Malaysia's former PM 'asked UAE to fake evidence'
The disgraced former PM reportedly sought help from UAE Crown Prince Sheikh Mohammed bin Zayed al-Nahyan, asking him to fake evidence in an attempt the cover up the case, according to audio clips shared by Malaysian anti-graft officials.
Razak has rejected the accusations and the UAE government has not responded to request for comment.
Huge sums were stolen from the 1MDB state fund in a fraud allegedly involving former prime minister Razak and his cronies, and spent on everything from high-end real estate to a luxury super-yacht.
Audio clips played by the Malaysian Anti-Corruption Commission (MACC) reportedly reveal that the UAE's royal family were asked to help cover up the case.
Nine phone conversations between UAE Crown Prince Sheikh Mohammed bin Zayed, Razak's wife Rosmah Mansor, and Malaysian and Emirati officials allegedly provide proof of a "high-level criminal conspiracy", said MACC chief Latheefa Koya.
"I'm studying the content and I have referred this matter to my lawyers. This has never been done in the history of this country," said Razak, who added he was "shocked by this revelation".
According to Koya, the recordings raised issues of "abuse of power, criminal conspiracy, obstruction of justice, compromising national security, fabrication of false evidence through foreign aides and connivance".
"The premise is relatively small, if there can be an agreement with Sheikh Mansour to have a loan agreement signed… that will show that it is a legitimate financing package, it's not money laundering," Najib allegedly said, according to the Reuters report.
Malaysia's government is seeking to locate at least 18 billion ringgit ($4.34 billion) worth of assets believed to have been purchased with funds siphoned from a sovereign wealth fund.
The Southeast Asian state is working with at least five nations to recover the 1MDB funds, the country's anti-corruption chief said in November.
"This what we're working on... to locate, investigate and research where these properties are," Koya was quoted by Reuters as saying.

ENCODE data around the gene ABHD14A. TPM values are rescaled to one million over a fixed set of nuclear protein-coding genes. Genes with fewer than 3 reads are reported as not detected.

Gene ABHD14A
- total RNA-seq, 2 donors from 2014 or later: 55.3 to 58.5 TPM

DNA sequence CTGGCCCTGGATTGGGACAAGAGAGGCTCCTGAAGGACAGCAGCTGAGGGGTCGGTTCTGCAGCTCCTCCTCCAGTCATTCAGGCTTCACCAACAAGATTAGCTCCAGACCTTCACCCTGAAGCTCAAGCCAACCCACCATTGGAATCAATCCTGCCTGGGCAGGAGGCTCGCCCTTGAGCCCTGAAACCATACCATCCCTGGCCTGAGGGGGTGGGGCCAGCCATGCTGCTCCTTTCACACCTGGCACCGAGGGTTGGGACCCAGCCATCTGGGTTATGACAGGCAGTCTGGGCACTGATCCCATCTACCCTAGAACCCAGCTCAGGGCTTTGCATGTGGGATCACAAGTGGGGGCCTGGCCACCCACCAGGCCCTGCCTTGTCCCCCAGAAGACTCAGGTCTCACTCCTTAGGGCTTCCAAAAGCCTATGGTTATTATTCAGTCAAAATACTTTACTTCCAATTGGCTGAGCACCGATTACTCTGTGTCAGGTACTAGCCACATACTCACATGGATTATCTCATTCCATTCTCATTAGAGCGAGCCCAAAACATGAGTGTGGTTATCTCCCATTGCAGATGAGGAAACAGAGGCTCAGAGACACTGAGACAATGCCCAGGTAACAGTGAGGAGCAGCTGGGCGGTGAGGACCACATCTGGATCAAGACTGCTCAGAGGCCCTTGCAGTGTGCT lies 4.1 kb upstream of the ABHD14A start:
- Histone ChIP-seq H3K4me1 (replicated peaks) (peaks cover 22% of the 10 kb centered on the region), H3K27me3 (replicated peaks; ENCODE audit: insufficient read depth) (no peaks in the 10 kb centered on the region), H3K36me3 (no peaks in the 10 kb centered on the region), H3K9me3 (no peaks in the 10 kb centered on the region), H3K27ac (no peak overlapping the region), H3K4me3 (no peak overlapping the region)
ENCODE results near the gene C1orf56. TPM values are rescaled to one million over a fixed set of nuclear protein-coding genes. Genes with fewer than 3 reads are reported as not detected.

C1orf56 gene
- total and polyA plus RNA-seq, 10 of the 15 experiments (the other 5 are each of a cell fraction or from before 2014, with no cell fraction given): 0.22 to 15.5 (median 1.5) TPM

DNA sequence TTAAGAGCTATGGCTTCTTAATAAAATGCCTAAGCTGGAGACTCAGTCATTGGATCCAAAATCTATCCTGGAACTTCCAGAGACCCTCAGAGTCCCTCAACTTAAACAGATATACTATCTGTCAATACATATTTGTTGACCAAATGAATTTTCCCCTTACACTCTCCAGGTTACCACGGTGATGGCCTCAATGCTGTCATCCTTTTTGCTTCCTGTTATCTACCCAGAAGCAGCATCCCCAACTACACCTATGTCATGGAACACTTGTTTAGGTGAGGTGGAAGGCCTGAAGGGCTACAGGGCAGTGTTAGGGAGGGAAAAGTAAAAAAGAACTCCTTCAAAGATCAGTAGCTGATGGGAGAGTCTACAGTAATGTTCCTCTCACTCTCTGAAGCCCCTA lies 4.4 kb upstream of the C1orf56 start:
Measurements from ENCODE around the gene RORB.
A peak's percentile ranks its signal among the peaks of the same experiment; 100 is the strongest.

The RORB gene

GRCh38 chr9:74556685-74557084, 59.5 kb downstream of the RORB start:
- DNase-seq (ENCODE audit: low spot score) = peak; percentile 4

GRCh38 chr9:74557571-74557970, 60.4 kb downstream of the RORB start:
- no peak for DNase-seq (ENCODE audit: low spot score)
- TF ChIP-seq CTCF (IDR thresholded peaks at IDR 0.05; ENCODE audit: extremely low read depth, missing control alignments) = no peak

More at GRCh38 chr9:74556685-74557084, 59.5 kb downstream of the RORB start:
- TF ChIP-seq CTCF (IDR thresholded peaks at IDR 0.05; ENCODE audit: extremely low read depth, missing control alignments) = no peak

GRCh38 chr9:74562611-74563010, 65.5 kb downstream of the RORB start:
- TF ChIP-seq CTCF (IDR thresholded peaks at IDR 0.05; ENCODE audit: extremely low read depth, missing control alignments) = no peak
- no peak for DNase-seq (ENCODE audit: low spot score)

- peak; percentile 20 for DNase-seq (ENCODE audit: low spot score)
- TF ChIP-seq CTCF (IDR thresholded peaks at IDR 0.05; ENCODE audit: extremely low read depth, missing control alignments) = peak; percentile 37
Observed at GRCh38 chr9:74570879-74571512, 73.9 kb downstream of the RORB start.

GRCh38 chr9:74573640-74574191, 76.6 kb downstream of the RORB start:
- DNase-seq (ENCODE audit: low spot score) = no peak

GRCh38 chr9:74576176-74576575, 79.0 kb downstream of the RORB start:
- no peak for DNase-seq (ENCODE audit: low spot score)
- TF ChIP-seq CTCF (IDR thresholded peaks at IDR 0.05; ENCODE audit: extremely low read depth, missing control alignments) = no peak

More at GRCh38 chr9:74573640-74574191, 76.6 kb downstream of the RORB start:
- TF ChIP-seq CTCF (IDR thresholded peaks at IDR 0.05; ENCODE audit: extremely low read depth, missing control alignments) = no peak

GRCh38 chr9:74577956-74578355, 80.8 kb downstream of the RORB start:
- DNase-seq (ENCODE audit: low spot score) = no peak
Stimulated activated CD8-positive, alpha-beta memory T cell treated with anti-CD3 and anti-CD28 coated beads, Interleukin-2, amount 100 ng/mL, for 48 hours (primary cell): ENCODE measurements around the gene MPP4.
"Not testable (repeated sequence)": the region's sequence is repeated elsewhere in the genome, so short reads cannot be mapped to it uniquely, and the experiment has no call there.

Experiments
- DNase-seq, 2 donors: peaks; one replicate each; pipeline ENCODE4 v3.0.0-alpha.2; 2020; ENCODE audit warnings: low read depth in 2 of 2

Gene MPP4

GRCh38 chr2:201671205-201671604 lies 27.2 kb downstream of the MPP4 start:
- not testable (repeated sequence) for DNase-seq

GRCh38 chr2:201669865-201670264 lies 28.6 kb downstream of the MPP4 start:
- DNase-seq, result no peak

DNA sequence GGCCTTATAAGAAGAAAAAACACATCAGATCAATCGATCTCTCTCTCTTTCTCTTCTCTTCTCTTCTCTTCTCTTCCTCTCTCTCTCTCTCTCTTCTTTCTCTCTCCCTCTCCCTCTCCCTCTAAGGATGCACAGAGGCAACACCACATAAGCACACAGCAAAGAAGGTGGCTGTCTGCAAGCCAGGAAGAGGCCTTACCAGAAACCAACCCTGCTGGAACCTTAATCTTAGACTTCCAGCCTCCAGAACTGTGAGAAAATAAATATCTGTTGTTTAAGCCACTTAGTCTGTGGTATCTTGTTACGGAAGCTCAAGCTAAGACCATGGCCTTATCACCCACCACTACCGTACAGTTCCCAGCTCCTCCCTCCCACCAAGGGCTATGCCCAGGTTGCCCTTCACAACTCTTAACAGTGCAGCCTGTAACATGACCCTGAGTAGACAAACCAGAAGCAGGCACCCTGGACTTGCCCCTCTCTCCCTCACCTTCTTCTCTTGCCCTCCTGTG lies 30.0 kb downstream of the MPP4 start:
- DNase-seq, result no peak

"As you know it's not just a one-off transaction, it's multiple transactions, so we need to work together with the countries to help us."
In November, reports emerged that Malaysia had rejected a compensation offer of "less than $2 billion" from US banking giant Goldman Sachs for the role of its subsidiaries in the scandal.
Goldman's role has been under scrutiny as it helped arrange bond issues worth billions for 1MDB, with Malaysia claiming large amounts were misappropriated in the process and seeking $7.5 billion in redress.
Prime Minister Mahathir Mohamad, who reopened an investigation into the scandal after seizing power last year, told The Financial Times his government spurned a much smaller offer by the Wall Street titan.
"Goldman Sachs has offered something like less than $2 billion," he said in a Friday interview with the newspaper.
"We are not satisfied with that amount so we are still talking to them... If they respond reasonably we might not insist on getting that $7.5 billion," he added, without providing further details.
In 2018, Malaysia filed charges against three units of the bank and two ex-employees over the scandal.
Additional charges were filed in August against 17 current and former executives of the three Goldman subsidiaries, which the Wall Street titan later said were "misdirected".
The 1MDB scandal has rocked Malaysia where corruption was a key issue in the country's last election, The New Arab's Malaysia expert, Taufiq Wan said.
"It rocked Malaysia's political landscape and brought Umno - a party that had been in power since independence - crashing down. Months after the election, Umno is in crisis and people are questioning whether it will survive."
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